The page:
U.S. Small Business Administration Recognizes Journey Steel as Spark for Economic Development

L-R: Steve Chabot, Congressman; Barbara Smith, Journey Steel President; Tom Garten, Journey Steel Vice President; and Everett Woodel, SBA Columbus District Director)

U.S. Small Business Administration Recognizes
Journey Steel as Spark for Economic Development

Small businesses are the economic fabric of our communities, both urban and rural. They create two out of every three jobs new jobs in America. Ohio is home to nearly 950,000 small businesses that employ 2.2 million workers, 46% of all Ohio employees. Barbara Smith of Journey Steel is an example of the many hardworking entrepreneurs who have improved their communities, providing local jobs and unique products and services. Barbara is also creating opportunities for minorities in ironworking via Journey Soaring Impact, a vocational program she established to train at-risk inner city high school seniors for construction industry careers.

The U.S. Small Business Administration Columbus District Office recently recognized Barbara Smith, president of Journey Steel, as a small business leader “sparking” economic development in Cincinnati, Ohio.  Congressman Steve Chabot and SBA Columbus District Director Everett Woodel presented the award, which was followed by a small business and economic partner roundtable to discuss area small business resources, challenges and future ways to strengthen partnerships to help small businesses grow and thrive.

Barbara Smith, owner of Cincinnati-based steel fabrication and erection company, Journey Steel, has never been afraid to make her own path to success. With more than 29 years of experience in the construction industry, working with Fortune 500 companies and preparing multi-million dollar budgets, Smith saw an opportunity to stand out as a small business owner.

“There are not a lot of black women in construction,” Smith said. “I’ve always had a drive to succeed and, by becoming a small business owner, I saw my chance to create a niche business and stand out against my competitors.”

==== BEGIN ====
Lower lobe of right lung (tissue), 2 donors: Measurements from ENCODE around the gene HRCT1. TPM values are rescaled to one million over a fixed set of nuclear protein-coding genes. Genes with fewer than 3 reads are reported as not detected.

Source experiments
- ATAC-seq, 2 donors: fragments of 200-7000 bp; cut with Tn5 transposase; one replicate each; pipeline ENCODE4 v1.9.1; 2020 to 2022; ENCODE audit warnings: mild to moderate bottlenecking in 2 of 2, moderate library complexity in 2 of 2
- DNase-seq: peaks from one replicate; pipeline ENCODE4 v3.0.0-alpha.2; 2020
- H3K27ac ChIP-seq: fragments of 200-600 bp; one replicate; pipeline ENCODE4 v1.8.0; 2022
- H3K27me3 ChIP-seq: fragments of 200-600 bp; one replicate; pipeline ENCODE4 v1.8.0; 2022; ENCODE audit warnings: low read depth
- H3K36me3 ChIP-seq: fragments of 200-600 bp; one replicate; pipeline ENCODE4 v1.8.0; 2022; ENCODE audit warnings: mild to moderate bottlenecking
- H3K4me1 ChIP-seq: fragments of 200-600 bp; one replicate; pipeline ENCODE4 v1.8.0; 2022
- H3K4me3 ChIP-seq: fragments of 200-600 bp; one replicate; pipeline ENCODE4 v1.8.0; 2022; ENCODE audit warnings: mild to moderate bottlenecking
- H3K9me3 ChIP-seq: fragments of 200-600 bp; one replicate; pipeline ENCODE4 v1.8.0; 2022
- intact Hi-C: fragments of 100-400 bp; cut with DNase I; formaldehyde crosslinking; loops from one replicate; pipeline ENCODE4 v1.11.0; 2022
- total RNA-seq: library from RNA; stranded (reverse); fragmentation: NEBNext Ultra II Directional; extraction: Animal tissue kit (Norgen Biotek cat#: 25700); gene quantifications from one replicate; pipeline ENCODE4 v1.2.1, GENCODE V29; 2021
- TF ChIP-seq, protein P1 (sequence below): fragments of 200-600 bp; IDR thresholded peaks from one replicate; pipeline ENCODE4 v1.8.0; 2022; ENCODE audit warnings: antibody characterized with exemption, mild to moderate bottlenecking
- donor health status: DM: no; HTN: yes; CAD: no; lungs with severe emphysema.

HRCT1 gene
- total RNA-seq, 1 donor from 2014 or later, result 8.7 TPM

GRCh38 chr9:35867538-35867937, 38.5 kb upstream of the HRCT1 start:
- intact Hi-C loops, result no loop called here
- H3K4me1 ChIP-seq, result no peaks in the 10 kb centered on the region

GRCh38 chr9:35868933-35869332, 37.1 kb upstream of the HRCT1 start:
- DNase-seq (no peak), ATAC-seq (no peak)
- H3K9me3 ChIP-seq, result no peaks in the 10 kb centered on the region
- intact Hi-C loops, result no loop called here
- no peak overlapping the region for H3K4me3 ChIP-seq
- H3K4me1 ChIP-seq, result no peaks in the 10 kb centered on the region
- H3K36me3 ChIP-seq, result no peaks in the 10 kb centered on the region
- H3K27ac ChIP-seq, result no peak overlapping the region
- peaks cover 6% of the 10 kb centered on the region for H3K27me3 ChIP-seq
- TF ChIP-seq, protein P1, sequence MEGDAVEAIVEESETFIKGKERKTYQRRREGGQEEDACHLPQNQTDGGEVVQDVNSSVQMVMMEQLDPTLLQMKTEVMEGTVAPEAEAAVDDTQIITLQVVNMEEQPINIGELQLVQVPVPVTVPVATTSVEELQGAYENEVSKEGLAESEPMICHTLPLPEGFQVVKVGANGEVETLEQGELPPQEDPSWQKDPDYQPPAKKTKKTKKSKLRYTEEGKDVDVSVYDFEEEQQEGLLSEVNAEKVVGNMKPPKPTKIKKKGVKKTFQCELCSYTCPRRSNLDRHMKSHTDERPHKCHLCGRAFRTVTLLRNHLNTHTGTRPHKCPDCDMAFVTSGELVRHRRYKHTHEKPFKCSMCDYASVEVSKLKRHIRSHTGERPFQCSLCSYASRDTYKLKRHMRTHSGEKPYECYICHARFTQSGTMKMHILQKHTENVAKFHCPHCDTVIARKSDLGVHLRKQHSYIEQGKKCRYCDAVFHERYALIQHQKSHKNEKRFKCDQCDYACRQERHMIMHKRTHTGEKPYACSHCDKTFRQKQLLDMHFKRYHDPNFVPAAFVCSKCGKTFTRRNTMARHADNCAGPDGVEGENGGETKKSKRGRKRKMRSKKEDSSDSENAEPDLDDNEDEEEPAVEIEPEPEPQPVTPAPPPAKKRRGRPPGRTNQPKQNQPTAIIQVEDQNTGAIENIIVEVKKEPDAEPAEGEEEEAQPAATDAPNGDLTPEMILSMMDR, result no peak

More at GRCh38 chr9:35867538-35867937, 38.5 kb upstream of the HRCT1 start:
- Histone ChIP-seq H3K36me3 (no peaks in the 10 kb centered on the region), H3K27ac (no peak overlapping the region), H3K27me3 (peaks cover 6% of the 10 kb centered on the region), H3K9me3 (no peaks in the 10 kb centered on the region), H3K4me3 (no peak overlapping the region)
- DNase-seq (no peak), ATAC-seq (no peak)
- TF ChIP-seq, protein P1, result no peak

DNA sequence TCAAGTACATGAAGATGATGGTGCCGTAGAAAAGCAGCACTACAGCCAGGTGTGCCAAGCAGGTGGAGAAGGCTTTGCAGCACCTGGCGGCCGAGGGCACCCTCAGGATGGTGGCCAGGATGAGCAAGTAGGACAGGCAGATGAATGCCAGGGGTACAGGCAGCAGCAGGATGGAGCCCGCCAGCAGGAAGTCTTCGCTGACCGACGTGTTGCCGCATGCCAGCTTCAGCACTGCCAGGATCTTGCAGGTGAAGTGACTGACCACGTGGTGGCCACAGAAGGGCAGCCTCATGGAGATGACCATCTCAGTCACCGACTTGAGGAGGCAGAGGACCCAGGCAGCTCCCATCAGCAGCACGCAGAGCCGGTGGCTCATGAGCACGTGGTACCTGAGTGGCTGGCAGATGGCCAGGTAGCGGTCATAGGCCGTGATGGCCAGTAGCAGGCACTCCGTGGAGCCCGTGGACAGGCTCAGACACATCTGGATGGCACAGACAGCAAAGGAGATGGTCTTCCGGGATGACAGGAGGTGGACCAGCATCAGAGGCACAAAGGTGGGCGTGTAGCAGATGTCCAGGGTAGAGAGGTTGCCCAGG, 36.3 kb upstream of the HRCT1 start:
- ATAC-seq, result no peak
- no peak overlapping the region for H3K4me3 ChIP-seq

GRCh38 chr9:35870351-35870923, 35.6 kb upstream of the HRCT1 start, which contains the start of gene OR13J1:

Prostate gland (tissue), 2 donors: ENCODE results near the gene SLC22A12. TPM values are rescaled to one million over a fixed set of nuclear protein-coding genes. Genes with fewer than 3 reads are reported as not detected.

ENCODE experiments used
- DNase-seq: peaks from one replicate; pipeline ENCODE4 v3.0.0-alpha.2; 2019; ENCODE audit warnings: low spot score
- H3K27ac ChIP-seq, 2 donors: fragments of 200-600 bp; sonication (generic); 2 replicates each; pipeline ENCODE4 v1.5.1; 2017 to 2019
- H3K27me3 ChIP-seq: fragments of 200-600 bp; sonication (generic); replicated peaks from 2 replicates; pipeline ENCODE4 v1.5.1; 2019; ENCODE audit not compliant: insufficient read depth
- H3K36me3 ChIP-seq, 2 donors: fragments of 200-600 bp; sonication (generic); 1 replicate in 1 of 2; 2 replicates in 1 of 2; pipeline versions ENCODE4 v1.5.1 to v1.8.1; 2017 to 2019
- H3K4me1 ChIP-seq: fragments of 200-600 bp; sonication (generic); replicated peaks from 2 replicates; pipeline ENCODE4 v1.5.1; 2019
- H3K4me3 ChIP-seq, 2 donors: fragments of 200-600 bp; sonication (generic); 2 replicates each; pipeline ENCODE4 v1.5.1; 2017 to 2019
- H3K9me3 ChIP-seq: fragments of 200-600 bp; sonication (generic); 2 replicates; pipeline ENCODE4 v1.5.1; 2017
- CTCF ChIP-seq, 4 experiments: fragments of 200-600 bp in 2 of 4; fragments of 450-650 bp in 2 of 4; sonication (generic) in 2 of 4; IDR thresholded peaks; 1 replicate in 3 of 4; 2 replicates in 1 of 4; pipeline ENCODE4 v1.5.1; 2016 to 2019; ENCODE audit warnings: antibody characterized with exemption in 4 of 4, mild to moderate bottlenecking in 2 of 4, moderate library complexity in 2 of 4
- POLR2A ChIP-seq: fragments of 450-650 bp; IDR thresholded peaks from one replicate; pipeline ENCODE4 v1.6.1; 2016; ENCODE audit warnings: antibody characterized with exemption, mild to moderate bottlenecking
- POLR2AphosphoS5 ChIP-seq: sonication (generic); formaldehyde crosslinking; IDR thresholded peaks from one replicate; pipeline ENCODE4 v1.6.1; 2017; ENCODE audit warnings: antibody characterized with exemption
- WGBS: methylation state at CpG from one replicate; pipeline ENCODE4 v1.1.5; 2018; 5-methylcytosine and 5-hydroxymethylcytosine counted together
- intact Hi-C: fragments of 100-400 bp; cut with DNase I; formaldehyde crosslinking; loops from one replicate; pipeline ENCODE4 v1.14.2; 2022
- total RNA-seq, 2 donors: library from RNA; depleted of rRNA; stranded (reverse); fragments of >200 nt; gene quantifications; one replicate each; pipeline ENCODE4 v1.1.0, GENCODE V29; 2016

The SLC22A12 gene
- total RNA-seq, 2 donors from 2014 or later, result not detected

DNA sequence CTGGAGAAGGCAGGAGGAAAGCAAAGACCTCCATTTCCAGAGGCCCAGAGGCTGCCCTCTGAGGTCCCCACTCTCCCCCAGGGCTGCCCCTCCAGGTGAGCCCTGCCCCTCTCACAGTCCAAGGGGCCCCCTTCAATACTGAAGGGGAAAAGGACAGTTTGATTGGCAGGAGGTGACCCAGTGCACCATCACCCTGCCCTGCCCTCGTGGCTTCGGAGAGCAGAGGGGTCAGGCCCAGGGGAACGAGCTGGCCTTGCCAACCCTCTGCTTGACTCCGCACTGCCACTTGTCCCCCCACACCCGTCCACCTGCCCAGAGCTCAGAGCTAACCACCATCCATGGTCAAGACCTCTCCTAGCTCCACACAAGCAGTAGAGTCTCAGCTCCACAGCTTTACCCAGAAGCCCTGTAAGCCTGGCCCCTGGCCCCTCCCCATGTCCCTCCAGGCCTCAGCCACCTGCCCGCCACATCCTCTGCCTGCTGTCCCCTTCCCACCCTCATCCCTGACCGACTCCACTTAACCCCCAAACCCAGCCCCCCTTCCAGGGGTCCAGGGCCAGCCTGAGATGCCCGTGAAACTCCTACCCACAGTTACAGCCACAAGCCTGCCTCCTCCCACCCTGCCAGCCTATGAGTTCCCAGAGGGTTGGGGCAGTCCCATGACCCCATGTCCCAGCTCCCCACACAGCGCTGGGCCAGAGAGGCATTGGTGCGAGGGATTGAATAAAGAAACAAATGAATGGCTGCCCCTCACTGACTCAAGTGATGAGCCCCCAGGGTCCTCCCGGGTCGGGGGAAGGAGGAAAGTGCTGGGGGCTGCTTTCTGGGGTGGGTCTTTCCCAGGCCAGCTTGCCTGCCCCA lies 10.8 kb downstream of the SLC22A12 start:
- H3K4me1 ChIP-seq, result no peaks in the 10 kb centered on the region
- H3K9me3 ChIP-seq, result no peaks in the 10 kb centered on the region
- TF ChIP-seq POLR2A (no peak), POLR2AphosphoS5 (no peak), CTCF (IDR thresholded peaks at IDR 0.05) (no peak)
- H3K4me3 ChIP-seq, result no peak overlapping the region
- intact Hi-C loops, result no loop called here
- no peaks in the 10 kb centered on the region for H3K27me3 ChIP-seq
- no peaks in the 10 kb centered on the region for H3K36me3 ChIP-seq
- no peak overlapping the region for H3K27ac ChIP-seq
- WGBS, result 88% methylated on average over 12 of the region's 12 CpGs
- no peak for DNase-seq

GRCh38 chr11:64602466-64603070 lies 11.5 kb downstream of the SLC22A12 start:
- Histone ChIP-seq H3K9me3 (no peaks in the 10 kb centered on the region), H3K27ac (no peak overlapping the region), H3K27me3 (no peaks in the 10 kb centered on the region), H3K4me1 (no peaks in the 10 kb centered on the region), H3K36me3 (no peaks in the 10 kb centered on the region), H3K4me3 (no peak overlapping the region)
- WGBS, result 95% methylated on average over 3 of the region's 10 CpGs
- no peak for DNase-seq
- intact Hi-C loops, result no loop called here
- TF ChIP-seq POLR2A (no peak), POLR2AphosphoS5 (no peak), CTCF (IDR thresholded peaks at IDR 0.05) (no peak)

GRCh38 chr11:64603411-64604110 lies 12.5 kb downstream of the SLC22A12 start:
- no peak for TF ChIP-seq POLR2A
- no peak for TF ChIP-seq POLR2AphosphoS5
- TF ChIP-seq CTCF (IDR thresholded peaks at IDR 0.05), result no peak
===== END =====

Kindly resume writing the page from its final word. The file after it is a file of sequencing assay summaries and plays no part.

Smith partnered with Tom Garten, who also had a strong background in construction and project management, to launch Journey Steel in 2009.

Smith has used SBA resources every step of the way in her business growth. To help prepare for government contracting, she tapped an SBA-powered Procurement Technical Assistance Center and Journey Steel became certified as woman-owned small business in 2012 and as an 8(a) business in 2015.

“PTAC Counselor Hayward Chappell has been an invaluable resource, providing networking connections, relevant webinars and more,” she said. “He has truly given me a contracting foundation to build on and I always feel comfortable reaching out to him with any questions.”

Smith also has found value in the 8(a) program, indicating it has provided a wealth of information on the federal government market, access to the Mentor Protégé program, the ability to receive 8(a) contracts, and relationships with large, first-tier firms in Journey Steel’s industry is helping it grow.

In 2017, Smith accessed an SBA-backed line of credit to help her expand and in 2018, she enrolled in SBA’s Emerging Leaders program, geared toward small business growth acceleration.

“Emerging Leaders is a valuable program with practical application,” she said. “It helped me to focus on my business specifically and create a strategic growth plan with attainable goals.”

By tapping SBA’s access to capital and mentoring resources, Smith has grown Journey Steel from two to 20 full-time employees and wants to expand more with federal contracting.

“I think that the Emerging Leaders program has prepared the business to take that step and potentially double in size.”

Smith also is translating her success into an opportunity for others and opening doors for women and minorities in ironworking via Journey Soaring Impact, a vocational program she established to train at-risk inner city high school seniors for construction industry careers. It provides safety training, ironworking skills and soft skills, giving them an opportunity to enter an ironworking apprenticeship and become an ironworker.

 

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